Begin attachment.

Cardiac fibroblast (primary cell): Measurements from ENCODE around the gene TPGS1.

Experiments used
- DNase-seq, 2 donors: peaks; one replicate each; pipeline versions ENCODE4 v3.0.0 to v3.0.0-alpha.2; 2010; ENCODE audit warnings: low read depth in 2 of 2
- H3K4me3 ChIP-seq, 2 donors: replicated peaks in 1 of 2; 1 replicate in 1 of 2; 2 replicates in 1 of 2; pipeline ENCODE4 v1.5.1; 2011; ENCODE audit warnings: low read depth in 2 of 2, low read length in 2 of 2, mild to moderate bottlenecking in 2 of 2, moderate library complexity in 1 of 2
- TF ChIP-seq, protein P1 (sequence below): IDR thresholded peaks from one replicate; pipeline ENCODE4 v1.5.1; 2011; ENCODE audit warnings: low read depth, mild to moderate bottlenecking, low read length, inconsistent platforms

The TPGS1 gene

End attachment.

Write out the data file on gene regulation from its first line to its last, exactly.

Cardiac fibroblast (primary cell): Measurements from ENCODE around the gene TPGS1.

Experiments used
- DNase-seq, 2 donors: peaks; one replicate each; pipeline versions ENCODE4 v3.0.0 to v3.0.0-alpha.2; 2010; ENCODE audit warnings: low read depth in 2 of 2
- H3K4me3 ChIP-seq, 2 donors: replicated peaks in 1 of 2; 1 replicate in 1 of 2; 2 replicates in 1 of 2; pipeline ENCODE4 v1.5.1; 2011; ENCODE audit warnings: low read depth in 2 of 2, low read length in 2 of 2, mild to moderate bottlenecking in 2 of 2, moderate library complexity in 1 of 2
- TF ChIP-seq, protein P1 (sequence below): IDR thresholded peaks from one replicate; pipeline ENCODE4 v1.5.1; 2011; ENCODE audit warnings: low read depth, mild to moderate bottlenecking, low read length, inconsistent platforms

The TPGS1 gene